So yes—maybe Nishioka will end up just being another Kaz Matsui. But maybe he won’t. No one knows what will happen, but feel free to leave a comment with your opinion.

Friday, June 17, 2011

Sardines and, uh, the Media Circus

In 2006, the ever-delightful Ozzie Guillen called the Twins “little piranhas.” This week, after the Twins swept the White Sox in a rain-shortened two-game series, Ozzie had this to say about the Twins:

"They are [redacted] sardines. You see a bunch of circus midgets out there. But they can play."


But there really was a circus at Target Field this week—a media circus, brought on by the home-debut of recently recovered Japanese import Tsuyoshi Nishioka. Nishi got a good welcome cheer from the crowd when he first came out to do pre-game stretches, tipping his hat to the fans in acknowledgement.

A group of cameramen positioned thirty or so meters away documented his warm up.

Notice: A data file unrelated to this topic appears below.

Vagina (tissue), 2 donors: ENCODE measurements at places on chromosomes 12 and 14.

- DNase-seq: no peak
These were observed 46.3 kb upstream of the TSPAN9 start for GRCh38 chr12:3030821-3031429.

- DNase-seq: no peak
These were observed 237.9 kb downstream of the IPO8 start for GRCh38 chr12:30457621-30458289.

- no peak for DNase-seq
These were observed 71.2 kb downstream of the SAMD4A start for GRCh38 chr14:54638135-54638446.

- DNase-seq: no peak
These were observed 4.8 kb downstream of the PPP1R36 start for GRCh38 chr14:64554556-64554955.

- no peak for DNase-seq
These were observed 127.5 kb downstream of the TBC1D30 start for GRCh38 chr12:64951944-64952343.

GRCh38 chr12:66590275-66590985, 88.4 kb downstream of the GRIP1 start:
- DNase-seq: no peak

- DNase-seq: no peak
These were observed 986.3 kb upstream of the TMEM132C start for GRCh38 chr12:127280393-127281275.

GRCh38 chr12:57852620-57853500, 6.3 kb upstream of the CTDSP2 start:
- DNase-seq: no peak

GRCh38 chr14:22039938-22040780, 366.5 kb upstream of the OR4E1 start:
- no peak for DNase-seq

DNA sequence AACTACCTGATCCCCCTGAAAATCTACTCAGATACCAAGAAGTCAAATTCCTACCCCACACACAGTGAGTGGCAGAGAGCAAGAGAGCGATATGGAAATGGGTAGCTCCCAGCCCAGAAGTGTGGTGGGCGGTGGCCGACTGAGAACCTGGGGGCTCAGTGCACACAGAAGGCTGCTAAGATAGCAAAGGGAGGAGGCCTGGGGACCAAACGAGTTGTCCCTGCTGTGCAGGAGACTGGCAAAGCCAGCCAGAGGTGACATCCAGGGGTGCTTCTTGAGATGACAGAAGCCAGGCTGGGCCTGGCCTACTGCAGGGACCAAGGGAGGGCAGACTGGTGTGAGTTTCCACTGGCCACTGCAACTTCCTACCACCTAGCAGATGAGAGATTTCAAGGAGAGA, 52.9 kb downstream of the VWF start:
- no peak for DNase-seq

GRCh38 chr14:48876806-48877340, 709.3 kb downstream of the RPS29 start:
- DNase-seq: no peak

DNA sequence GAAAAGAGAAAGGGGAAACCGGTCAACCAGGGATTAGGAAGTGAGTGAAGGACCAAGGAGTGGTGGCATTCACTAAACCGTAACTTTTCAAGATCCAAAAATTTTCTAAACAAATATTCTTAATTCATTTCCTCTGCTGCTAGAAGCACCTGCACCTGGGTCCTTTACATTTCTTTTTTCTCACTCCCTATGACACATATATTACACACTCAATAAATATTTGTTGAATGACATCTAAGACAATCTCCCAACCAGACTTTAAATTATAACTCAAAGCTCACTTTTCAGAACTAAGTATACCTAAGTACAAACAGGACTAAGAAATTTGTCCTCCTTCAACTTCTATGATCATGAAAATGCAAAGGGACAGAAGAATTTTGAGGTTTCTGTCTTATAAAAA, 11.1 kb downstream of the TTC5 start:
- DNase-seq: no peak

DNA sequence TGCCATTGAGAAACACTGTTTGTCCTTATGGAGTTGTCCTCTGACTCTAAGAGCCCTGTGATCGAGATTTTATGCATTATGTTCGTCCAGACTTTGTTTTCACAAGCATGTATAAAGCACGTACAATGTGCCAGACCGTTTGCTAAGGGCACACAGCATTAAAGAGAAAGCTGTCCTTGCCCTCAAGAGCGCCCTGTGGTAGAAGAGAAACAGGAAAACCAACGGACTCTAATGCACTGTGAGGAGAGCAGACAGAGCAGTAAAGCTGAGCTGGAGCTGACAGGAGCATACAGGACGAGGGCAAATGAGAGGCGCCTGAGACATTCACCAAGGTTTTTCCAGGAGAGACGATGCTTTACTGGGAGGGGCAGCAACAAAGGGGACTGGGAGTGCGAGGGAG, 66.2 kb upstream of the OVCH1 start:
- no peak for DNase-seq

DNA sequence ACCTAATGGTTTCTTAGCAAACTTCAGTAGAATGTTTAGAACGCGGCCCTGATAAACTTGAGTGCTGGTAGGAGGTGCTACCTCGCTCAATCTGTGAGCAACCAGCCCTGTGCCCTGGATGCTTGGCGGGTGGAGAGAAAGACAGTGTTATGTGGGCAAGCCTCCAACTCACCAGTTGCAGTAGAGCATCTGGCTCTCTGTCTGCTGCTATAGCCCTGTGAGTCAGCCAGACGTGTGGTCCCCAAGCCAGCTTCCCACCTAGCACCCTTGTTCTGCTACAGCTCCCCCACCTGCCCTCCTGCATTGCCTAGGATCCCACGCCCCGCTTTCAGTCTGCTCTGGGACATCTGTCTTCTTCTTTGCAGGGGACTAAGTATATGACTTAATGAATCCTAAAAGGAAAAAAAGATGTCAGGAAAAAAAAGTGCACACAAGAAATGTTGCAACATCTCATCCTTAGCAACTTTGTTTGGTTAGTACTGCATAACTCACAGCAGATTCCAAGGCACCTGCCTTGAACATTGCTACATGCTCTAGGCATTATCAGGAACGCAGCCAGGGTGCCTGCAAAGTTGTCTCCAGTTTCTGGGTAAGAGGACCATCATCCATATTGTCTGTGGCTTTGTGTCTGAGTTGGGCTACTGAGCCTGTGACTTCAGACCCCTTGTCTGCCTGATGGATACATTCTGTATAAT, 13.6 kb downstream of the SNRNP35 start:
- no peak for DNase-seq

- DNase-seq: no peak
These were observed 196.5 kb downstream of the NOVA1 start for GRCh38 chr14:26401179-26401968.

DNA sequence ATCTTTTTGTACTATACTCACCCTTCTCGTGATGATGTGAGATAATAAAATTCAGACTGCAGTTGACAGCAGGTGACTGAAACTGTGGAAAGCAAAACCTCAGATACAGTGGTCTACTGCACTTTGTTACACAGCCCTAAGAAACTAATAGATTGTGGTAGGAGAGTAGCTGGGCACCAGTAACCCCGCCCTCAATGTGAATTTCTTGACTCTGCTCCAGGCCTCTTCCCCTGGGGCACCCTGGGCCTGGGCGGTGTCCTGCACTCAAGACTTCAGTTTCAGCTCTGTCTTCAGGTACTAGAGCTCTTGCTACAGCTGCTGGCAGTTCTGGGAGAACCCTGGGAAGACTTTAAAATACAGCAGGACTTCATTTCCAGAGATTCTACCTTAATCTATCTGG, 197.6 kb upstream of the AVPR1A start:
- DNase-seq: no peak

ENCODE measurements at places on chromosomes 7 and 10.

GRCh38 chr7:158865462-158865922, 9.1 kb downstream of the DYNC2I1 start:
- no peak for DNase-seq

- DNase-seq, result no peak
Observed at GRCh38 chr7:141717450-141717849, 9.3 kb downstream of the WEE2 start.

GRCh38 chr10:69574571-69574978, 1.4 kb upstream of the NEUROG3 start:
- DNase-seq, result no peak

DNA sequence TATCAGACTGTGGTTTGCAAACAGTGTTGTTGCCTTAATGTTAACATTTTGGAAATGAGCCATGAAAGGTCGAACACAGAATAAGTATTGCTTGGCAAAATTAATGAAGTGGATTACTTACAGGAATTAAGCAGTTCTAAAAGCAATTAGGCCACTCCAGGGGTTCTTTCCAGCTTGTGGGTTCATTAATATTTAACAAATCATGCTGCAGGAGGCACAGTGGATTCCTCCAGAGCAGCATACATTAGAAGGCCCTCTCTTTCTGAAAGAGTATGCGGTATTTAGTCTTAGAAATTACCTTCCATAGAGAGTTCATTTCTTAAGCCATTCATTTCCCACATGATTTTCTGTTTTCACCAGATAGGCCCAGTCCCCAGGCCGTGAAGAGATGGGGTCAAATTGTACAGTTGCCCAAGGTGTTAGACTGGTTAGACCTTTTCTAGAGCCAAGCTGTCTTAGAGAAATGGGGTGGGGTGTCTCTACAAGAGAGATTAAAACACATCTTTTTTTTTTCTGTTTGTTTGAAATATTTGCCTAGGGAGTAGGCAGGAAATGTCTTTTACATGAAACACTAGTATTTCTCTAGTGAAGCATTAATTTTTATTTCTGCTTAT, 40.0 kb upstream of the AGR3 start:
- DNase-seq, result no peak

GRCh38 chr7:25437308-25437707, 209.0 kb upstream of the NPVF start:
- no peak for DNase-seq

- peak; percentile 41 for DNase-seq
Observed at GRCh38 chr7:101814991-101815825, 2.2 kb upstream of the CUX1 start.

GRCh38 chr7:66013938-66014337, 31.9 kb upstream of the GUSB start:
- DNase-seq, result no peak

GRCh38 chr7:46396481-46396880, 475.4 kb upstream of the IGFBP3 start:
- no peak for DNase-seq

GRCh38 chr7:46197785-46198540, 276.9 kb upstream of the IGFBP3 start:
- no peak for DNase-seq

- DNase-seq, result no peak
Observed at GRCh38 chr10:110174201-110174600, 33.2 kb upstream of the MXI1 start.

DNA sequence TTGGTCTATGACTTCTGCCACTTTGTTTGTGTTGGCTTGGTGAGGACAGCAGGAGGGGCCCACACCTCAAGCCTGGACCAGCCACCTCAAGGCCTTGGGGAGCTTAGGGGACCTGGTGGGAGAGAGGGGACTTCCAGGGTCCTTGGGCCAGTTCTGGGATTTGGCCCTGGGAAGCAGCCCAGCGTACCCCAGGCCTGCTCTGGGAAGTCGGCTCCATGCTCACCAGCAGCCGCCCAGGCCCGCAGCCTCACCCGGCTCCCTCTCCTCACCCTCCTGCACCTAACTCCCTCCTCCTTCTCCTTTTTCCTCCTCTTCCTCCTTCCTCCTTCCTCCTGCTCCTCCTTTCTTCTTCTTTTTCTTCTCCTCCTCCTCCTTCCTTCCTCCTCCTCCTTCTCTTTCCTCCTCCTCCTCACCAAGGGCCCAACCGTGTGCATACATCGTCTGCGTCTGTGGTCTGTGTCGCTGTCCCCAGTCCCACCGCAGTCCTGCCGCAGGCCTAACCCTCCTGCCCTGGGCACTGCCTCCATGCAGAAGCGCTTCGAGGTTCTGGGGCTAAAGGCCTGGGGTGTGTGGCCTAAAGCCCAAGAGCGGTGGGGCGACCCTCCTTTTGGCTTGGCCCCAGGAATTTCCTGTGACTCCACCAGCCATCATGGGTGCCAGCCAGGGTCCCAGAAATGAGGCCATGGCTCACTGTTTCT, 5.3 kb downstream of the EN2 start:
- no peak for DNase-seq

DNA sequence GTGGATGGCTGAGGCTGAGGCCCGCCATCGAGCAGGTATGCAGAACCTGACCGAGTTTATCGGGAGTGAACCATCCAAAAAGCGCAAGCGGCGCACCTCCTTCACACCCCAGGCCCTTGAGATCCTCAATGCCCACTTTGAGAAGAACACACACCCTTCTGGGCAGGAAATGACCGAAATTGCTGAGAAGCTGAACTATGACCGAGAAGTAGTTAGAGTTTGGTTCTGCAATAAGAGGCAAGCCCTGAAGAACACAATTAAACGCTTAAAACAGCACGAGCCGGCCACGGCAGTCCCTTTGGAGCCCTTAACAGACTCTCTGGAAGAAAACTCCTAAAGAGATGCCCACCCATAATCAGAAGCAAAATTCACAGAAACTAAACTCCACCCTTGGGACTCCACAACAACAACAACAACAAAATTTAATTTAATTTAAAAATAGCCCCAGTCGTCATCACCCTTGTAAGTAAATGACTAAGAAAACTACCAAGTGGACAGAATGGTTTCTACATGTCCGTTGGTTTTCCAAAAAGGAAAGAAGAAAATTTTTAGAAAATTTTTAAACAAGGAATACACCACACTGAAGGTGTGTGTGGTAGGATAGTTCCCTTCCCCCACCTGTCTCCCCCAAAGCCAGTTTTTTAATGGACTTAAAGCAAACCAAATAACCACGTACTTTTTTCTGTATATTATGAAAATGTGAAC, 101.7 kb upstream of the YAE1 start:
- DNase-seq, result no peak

Then, Nishioka made a documented returned to the dugout.

And THEN Nishi came out of the dugout and took the field.

(Yes, he jumped over the hoard of crouching media.)

Nishioka went 1-for-4 with a lucky infield hit (which he even acknowledged to the press was just a lucky hit). He showed great range at shortstop, but didn’t exactly have a cannon of an arm. He fielded at least one ball every inning, and turned several double-plays. He didn’t break any bones. He had one error, and true to Japanese form, immediately apologized to Nick Blackburn. He apologized to fans for the error in a post-game interview.

Robbie-Ryo-Nishi, Nishi-Ryo-Robbie, Robbie-Ryo-Nishi, Nishi-Ryo-Robbie

After the game, Nishi (roughly in Google Translate form) said, "(Fracture), but betrayed the expectations, the fans accepted me happy." Nishioka seemed to have had worries about how he would be received by Twins fans, and was put much at ease with the cheers. "In the first game at home, me accept that my fans happy. Happy days indeed was. Hope you do not forget the feelings of today," he said.

I think Nishioka showed great potential, and I really like his positive and hard-working attitude. Being the youngest Japanese player to ever play in the major leagues, I think these traits bode well. Fans should show a little patience with him before writing him off. He's making quite the transition, and I wouldn't expect him to do it all overnight.